However, Apple also raised the prices of its new notebooks by about 20%. What does that mean in real terms? Shelling out $1,499 buys the basic 13” MacBook Pro with an Intel Core i5 chip, 256GB of SSD storage, two USB-C/Thunderbolt 3 ports. Toss in an extra $300 or $500 and you get the 13 inch model with two more USB-C/ Thunderbolt 3 ports, up to 512GB of SSD storage, the much-discussed Touchbar (a touch-sensitive, contextual display strip that replaces traditional function keys) and interactive Touch ID features.

Stepping up, $2,399 or $2,799 gets you the 15-inch model with an Intel Core i7 CPU, four USB-C/ Thunderbolt 3 ports, 512GB of SSD storage and the Touchbar and Touch ID features. The 15-inch MacBook Pro also includes AMD’s Radeon Pro 450 and 455 graphics cards with 2GB of memory which deliver up to 1 and 1.3 teraflops of graphics performance respectively.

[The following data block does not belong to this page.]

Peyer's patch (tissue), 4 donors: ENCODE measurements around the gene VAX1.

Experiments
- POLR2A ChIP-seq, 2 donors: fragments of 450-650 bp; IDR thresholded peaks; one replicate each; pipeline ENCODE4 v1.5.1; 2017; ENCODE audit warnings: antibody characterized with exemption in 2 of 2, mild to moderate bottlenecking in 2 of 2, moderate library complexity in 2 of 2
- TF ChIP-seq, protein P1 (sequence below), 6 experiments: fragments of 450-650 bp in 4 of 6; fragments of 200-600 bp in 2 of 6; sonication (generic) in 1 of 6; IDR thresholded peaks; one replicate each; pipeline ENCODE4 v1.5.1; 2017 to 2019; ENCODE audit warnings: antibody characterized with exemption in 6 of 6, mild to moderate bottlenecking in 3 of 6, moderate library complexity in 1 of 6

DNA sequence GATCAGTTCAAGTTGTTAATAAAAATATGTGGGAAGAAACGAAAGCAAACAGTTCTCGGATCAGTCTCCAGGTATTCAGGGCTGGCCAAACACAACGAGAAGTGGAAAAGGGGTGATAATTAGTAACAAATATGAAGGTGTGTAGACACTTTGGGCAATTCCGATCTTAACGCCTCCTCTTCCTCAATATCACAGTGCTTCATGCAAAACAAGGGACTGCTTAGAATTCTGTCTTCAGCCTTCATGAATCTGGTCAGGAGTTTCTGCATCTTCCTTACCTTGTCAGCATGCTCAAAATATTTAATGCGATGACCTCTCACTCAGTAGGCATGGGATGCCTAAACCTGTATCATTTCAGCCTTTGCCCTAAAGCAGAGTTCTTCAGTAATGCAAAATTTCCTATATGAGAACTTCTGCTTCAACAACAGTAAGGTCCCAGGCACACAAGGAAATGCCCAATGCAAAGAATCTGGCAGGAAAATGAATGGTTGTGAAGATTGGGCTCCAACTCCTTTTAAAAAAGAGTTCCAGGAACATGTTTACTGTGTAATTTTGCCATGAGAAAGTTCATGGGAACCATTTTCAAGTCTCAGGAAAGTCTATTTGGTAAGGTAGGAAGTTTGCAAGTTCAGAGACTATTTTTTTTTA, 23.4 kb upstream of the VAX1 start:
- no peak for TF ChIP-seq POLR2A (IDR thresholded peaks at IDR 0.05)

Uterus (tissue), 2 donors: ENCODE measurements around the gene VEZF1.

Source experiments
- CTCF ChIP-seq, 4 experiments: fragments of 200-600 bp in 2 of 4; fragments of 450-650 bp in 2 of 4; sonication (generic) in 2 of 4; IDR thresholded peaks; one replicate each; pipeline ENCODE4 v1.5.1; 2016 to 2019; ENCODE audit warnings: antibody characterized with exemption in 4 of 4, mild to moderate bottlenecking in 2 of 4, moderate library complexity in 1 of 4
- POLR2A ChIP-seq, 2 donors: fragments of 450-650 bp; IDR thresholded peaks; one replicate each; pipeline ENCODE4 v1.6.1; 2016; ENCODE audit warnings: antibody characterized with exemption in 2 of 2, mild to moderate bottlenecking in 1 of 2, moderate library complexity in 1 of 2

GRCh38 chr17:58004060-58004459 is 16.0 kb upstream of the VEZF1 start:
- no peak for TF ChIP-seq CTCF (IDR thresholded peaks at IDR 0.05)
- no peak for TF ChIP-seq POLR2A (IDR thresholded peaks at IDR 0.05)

What’s the downside? Eliminating USB, HDMI and SD ports means that users with peripherals or devices requiring those ports pay extra for adapters and cables to connect them. Buying a full set of Apple brand adapters would have set you back around $260 on the day of the launch.

However, vocal backlash from critics, many of them deeply committed Apple fans, appears to have impressed the company. Over the weekend, Apple lowered the cost of its own USB-C adapters by as much as 50%, and dropped the prices of the third-party adapters it sells by about 25%.

That softens the financial blow new MacBook Pro owners will suffer, at least somewhat. However, they still face paying a substantial premium for MacBook Pro solutions whose business value is either unknown or appears nominal.

Microsoft’s new Surface solutions